The cognitive dissonance of the so-called Republican “agenda” is on acute display, wherein mortal threat to a literally enumerated power of the Constitution given to Congress to establish a federal postal system seems not to bother the Constitutional originalists one bit. Not to mention said power’s role in facilitating free and fair elections. Curioser and curioser!

Somehow, one of the nation’s oldest institutions — instrumental in both our political and economic history throughout its existence — is suddenly considered yesterday’s fish by the seemingly randomly fiscal conservative. It’s, apropos of nothing (except an upcoming election in a pandemic), nigh time to punish the historic public service for not being more focused on the opposite of its stated mission:

USPS mission

The USPS is synonymous with American independence

Moreover, the origin of the importance of the post to the Founders of the nation lies even deeper within the soul of the formation of American independence: as a backlash to the British Stamp Act of 1765.

The colonies’ budding sense of unity was emboldened by collective action overtaken to dislodge the British Imperial Post (and its taxes with it), and this sentiment continued to grow through related historical affronts including the Townshend Acts of 1767, the Boston Massacre of 1768, and the Tea Party of 1773 into the full-fledged political pursuit of independence waged as the American Revolutionary War.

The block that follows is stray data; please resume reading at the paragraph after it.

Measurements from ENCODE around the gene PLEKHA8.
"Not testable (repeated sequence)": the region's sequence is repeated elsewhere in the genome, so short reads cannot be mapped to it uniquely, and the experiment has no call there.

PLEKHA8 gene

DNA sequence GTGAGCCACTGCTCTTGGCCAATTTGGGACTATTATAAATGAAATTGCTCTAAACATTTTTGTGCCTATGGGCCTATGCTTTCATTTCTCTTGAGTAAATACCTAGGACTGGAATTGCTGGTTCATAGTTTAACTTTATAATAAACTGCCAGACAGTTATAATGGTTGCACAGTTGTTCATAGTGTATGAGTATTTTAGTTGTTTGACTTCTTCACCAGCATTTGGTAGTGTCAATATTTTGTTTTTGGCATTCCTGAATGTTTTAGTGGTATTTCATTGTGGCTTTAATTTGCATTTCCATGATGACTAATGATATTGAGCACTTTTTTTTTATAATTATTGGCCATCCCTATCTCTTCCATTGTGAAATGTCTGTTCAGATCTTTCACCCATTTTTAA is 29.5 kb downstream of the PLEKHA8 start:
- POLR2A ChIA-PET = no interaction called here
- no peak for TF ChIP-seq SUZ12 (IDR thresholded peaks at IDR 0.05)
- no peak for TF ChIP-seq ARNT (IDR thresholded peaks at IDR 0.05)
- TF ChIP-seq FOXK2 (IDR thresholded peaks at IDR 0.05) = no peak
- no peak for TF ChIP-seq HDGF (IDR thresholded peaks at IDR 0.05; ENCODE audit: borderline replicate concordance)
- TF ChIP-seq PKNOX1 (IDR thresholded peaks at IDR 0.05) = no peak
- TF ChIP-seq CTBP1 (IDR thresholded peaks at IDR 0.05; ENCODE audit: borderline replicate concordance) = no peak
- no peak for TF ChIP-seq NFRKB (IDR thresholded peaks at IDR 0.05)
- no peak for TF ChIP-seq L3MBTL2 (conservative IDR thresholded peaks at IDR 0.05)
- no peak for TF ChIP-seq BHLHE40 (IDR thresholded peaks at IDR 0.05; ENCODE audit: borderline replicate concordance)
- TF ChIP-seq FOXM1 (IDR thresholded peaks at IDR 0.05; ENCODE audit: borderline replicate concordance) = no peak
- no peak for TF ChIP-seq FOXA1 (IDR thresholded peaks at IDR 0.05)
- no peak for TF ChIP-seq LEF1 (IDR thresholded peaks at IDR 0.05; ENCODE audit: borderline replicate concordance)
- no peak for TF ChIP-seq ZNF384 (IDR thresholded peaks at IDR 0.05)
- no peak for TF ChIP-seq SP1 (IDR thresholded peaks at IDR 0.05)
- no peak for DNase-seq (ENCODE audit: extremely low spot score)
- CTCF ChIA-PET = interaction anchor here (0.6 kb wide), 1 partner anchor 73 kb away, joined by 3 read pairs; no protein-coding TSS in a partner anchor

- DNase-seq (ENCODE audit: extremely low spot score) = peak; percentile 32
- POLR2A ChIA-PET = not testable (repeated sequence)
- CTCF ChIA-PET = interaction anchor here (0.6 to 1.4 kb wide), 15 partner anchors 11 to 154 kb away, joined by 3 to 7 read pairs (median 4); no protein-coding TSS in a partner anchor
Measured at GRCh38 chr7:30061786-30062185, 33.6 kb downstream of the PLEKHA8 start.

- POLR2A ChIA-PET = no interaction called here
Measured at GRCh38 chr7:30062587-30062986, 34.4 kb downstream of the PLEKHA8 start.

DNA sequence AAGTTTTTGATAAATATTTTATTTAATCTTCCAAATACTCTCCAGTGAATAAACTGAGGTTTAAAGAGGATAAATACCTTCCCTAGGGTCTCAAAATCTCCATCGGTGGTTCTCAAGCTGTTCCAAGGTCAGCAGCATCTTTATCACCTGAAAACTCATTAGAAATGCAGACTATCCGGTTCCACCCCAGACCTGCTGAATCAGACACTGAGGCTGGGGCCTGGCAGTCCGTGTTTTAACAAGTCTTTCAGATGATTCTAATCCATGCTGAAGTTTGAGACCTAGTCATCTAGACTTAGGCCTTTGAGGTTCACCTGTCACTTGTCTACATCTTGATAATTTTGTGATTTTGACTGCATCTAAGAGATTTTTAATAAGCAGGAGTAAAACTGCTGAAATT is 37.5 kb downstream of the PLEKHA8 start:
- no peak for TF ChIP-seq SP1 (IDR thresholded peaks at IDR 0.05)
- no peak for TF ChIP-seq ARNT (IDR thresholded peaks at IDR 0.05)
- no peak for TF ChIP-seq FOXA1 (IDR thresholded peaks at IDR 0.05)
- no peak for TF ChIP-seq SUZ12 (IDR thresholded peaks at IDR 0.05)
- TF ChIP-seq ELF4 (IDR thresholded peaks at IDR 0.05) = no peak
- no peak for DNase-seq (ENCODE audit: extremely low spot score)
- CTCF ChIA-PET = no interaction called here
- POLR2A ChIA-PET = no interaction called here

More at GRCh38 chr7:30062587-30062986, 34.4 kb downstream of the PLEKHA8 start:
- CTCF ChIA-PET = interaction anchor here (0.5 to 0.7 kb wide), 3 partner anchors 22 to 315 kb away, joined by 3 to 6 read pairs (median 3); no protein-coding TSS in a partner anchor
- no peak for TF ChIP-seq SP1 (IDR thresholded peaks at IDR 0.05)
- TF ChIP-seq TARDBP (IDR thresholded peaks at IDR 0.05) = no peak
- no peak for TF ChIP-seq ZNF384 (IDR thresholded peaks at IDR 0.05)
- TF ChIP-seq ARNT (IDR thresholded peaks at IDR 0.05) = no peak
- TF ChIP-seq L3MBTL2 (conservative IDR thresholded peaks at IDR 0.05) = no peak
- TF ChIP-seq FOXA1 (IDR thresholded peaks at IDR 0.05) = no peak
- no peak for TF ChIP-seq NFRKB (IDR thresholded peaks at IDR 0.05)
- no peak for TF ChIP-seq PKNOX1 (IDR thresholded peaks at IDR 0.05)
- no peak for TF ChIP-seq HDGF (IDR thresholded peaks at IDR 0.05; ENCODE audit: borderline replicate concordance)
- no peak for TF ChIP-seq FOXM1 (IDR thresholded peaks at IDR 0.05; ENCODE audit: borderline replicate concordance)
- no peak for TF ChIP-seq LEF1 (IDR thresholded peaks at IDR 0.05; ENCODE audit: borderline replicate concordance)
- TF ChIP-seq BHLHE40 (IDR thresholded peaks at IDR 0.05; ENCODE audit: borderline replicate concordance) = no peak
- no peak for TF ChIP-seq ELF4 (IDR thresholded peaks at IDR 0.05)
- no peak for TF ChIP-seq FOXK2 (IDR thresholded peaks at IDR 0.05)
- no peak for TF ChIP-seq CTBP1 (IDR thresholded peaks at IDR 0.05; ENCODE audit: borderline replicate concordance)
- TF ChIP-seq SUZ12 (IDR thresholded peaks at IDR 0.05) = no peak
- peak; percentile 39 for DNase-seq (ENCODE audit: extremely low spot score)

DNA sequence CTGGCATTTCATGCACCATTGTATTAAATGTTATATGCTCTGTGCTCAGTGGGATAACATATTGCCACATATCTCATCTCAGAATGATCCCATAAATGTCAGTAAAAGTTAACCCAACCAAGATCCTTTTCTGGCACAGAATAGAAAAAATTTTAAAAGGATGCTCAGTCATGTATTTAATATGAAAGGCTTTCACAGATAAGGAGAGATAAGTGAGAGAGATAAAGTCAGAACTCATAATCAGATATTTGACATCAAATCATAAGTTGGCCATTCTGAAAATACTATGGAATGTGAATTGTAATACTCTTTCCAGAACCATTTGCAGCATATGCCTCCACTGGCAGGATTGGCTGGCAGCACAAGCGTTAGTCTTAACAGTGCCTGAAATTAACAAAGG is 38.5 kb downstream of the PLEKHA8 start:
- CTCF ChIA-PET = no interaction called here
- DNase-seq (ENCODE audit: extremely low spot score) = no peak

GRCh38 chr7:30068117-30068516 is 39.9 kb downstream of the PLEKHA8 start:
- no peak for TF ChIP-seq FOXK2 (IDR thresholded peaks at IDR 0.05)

Foundational Acts: Establishing the post was a first priority

Benjamin Franklin became the first Postmaster General when the Second Continental Congress created the Constitutional Post in 1775. In his first term, the nation’s inaugural President George Washington signed the Post Office Act into law, establishing the USPO in early 1792. By the end of his second term, the number of post offices, miles of post roads, and post revenues had grown by 400%.

Washington spearheaded the creation of the post with help from James Madison. With it the two philosophical fathers of the revolution established both a right to personal privacy and a right to public information for citizens of the new nation. They specifically made it cheaper to send news — believing that an informed population was of utmost importance to a self-governing country.

Alexander Hamilton helped the fledgling post office with legal challenges it faced as it modernized, including a dispute with contracted stagecoach services who refused to adhere to delivery standards. Alexis de Tocqueville was impressed by the postal service on his historic visits to the new nation, convinced that the organizational capability of the early post office was essential to sustaining this fledgling American experiment with democracy.

Without the post, no West